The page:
The halibut fisheries off the coast, Strait of Juan de Fuca and Puget Sound are now in full swing with anglers bringing home nice filets of this delightfully tasting white-fleshed fish.
In this week’s seafood recipe of the week, executive chef Joel Panlilio of Tilth in Seattle’s Wallingford neighborhood has a pan-roasted halibut recipe that will impress your dinner guests at the dining table. In his recipe, Panlilio uses a “Dashi” a flavorful Japanese stock or broth full of umami.
Chef Panlilio’s meticulous ingredient sourcing and dedication to organic cuisine makes him a natural fit at Tilth, which derives their New American cuisine menu from locally sourced, certified organic ingredients.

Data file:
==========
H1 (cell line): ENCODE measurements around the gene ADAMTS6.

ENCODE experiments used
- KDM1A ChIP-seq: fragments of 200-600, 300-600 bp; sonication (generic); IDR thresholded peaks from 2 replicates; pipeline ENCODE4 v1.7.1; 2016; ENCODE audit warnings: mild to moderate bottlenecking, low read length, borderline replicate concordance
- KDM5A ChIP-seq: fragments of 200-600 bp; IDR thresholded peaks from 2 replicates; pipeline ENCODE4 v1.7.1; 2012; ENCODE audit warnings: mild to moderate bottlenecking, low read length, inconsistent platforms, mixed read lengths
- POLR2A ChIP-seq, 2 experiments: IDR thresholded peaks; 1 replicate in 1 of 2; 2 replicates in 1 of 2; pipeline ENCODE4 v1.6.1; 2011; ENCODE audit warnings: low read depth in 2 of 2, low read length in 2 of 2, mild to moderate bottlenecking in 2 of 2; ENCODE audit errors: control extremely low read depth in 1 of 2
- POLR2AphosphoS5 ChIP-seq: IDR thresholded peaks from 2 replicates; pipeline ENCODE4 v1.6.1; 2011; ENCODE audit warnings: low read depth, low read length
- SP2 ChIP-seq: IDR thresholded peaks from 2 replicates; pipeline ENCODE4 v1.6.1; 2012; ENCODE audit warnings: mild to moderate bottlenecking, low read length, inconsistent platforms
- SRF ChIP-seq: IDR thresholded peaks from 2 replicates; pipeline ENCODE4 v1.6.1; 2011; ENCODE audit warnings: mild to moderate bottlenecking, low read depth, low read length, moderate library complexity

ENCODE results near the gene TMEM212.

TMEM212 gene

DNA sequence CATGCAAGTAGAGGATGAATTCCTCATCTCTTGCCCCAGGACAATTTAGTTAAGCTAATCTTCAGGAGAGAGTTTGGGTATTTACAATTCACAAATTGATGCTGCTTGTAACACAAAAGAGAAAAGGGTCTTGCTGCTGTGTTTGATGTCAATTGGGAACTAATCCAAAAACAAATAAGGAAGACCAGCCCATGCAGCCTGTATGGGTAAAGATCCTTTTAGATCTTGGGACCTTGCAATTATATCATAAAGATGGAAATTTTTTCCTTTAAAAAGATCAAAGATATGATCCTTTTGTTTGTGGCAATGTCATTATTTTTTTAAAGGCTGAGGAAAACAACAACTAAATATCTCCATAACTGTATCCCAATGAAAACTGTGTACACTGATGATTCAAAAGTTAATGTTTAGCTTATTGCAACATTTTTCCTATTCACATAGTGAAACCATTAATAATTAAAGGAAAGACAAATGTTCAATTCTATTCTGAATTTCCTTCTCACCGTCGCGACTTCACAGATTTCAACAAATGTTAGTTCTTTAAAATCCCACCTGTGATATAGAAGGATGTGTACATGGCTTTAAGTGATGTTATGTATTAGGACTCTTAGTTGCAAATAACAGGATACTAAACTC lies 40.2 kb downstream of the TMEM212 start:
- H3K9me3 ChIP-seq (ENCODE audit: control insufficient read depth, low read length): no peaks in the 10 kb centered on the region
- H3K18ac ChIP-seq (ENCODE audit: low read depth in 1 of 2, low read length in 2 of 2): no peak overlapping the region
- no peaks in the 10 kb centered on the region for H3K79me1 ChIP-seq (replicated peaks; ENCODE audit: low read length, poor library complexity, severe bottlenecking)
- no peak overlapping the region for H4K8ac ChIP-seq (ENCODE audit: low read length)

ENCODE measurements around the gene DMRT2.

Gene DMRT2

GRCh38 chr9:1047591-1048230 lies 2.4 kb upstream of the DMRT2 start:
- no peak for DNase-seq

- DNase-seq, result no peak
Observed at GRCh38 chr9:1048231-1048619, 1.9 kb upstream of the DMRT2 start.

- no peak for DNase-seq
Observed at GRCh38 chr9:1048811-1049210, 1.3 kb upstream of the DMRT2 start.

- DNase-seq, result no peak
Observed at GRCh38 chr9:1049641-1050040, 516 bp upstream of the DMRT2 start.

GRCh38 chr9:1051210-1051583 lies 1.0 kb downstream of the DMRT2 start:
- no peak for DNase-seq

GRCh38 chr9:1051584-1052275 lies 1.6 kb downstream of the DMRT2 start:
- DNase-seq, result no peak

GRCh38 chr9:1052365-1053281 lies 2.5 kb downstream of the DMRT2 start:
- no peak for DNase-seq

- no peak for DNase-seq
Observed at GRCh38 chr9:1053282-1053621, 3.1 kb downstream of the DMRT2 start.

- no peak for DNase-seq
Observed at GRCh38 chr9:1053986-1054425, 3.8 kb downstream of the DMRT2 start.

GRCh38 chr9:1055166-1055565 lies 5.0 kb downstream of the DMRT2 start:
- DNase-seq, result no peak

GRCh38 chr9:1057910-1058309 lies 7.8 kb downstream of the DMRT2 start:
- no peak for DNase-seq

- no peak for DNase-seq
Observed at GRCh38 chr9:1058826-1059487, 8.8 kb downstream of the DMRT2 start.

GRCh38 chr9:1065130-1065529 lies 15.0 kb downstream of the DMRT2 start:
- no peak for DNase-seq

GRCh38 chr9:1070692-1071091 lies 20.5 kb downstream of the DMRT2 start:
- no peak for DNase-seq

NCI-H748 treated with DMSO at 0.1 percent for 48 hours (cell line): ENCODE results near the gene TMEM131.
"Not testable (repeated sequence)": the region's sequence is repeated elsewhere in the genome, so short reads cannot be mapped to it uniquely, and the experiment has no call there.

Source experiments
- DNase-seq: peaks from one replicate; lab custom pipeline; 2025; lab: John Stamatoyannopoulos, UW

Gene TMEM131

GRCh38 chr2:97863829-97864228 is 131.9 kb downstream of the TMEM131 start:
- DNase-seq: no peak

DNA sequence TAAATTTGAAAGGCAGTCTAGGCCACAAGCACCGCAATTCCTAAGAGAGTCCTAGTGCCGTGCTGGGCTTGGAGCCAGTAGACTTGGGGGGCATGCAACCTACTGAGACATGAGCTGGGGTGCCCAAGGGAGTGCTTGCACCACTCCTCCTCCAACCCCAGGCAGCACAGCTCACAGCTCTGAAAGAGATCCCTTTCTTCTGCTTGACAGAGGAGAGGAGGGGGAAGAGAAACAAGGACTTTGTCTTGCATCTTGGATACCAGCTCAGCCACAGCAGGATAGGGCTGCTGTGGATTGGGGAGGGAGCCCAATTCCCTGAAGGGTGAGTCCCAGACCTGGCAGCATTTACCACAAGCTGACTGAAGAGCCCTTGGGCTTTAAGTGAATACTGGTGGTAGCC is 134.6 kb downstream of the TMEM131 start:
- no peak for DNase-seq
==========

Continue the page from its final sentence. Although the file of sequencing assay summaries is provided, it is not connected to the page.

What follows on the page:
His technique is grounded in his time at the Culinary Institute of America in Hyde Park, New York. He defined his culinary work for several years in New York at Eleven Madison Park, where he first met Tilth owner Maria Hines; followed by Tabla with Chef Floyd Cardoz.
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Panlilio’s culinary journey also had him working at fine dining restaurants in Toronto and Vancouver, British Columbia, before joining Tilth in 2014.
At home chef Panlilio enjoys honing his skills on a well-used collection of six different grills and smokers. Joel’s two young sons and golden retriever also keep him busy with hikes, and reading culinary books like “The Flavor Bible” and “On Food and Cooking.”
Word on halibut fishing
Halibut fishing was good on the May 4 and May 6 openers with one more day of fishing offered Thursday (May 11) in Puget Sound, the Strait of Juan de Fuca and the coast off Neah Bay, La Push and Westport.